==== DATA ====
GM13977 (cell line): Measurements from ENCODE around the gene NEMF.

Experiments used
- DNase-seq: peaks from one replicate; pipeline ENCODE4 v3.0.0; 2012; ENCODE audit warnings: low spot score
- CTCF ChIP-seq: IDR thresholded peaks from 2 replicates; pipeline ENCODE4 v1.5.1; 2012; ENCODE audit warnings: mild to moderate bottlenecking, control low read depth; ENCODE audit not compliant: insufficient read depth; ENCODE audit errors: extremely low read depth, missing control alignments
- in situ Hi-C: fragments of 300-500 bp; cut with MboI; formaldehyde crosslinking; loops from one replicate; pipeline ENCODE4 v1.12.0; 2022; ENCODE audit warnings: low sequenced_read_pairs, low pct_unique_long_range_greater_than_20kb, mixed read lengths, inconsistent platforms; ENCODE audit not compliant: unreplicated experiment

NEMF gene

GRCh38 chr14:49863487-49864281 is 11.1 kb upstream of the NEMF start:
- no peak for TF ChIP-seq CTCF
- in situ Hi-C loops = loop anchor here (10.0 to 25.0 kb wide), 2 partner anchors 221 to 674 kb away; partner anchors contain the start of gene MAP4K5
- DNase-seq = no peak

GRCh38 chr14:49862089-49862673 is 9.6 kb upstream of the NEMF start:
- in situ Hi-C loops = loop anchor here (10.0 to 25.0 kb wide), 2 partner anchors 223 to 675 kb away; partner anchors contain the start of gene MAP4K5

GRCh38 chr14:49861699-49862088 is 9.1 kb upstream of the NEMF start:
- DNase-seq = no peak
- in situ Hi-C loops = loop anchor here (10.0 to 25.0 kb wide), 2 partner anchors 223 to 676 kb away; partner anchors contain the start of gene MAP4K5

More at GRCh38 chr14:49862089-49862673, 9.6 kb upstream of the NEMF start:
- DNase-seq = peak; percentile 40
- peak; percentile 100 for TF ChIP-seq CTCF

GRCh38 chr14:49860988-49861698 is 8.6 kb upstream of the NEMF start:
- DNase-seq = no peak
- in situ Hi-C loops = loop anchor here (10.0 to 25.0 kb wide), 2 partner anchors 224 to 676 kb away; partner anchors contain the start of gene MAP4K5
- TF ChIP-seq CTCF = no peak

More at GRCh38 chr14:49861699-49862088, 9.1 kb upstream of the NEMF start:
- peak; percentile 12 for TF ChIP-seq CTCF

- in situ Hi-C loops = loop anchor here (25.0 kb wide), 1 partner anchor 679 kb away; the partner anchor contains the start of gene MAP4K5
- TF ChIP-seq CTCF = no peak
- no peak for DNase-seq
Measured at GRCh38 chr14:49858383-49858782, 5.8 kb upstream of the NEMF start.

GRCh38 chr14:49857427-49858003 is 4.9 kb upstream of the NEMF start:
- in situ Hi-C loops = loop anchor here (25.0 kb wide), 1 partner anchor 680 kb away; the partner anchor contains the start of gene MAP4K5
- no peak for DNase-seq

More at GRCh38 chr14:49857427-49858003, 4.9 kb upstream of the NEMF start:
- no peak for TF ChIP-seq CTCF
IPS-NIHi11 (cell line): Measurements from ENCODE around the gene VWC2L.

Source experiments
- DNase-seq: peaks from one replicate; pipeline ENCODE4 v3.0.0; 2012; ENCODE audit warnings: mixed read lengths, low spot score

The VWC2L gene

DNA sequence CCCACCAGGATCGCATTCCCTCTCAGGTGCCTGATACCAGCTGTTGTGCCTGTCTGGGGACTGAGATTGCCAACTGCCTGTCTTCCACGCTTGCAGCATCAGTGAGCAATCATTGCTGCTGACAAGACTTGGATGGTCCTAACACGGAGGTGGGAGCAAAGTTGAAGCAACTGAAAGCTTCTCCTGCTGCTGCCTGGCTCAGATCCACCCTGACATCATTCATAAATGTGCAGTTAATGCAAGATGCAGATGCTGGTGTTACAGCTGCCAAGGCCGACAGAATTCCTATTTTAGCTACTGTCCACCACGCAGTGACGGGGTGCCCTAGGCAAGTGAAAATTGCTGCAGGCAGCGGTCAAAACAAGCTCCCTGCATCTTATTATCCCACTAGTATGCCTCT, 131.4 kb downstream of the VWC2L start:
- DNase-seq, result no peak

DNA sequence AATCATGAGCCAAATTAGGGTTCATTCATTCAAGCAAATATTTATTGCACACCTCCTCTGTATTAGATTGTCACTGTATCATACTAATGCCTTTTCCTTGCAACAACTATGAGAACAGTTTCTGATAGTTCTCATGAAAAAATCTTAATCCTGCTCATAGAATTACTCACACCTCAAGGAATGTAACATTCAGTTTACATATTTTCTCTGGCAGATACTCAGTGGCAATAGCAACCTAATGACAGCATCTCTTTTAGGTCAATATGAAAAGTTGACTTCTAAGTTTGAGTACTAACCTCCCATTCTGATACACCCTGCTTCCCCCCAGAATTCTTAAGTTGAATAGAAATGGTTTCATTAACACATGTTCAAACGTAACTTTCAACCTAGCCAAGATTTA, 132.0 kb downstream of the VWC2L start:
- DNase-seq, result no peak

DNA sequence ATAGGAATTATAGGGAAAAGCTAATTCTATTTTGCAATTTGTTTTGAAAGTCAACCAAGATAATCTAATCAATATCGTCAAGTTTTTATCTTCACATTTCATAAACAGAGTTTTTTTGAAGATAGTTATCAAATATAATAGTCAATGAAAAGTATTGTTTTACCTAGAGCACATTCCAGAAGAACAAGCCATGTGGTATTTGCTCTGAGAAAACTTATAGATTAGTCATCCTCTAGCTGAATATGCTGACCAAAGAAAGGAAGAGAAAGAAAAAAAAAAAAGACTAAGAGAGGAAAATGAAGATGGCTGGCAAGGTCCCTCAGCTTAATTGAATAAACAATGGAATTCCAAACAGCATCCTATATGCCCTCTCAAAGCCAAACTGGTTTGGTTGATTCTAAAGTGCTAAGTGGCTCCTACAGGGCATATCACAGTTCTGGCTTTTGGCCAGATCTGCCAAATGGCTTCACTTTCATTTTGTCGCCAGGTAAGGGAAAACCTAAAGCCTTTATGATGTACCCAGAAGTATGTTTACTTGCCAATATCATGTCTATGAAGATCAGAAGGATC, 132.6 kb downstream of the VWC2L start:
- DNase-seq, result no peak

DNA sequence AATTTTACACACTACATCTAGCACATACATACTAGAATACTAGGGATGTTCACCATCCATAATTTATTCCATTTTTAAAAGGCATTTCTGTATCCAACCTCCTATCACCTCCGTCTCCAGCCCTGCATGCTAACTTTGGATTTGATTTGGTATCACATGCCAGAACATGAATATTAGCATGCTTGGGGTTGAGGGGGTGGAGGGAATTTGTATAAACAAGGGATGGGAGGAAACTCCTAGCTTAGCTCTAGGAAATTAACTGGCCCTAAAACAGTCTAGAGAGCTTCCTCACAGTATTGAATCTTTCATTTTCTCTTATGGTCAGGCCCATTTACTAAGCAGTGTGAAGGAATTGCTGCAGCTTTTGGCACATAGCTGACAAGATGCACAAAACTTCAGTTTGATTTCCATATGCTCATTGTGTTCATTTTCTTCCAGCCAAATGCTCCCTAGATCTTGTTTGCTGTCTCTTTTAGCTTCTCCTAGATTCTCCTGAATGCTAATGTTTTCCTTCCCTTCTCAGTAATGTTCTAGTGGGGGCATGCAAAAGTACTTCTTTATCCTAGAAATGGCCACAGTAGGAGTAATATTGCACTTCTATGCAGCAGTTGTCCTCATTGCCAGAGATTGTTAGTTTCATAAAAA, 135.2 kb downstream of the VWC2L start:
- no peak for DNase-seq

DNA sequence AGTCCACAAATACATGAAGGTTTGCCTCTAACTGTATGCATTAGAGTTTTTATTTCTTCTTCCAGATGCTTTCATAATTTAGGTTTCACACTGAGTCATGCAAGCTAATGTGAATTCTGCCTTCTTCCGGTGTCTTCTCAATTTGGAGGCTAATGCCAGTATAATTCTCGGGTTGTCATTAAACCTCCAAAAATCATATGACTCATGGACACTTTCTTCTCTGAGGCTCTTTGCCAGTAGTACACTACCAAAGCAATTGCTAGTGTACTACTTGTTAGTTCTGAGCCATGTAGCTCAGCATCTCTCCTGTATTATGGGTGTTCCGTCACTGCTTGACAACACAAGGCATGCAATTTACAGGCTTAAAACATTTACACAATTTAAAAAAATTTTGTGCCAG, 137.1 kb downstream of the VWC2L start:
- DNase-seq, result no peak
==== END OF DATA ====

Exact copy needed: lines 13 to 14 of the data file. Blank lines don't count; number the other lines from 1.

GRCh38 chr14:49861699-49862088 is 9.1 kb upstream of the NEMF start:
- DNase-seq = no peak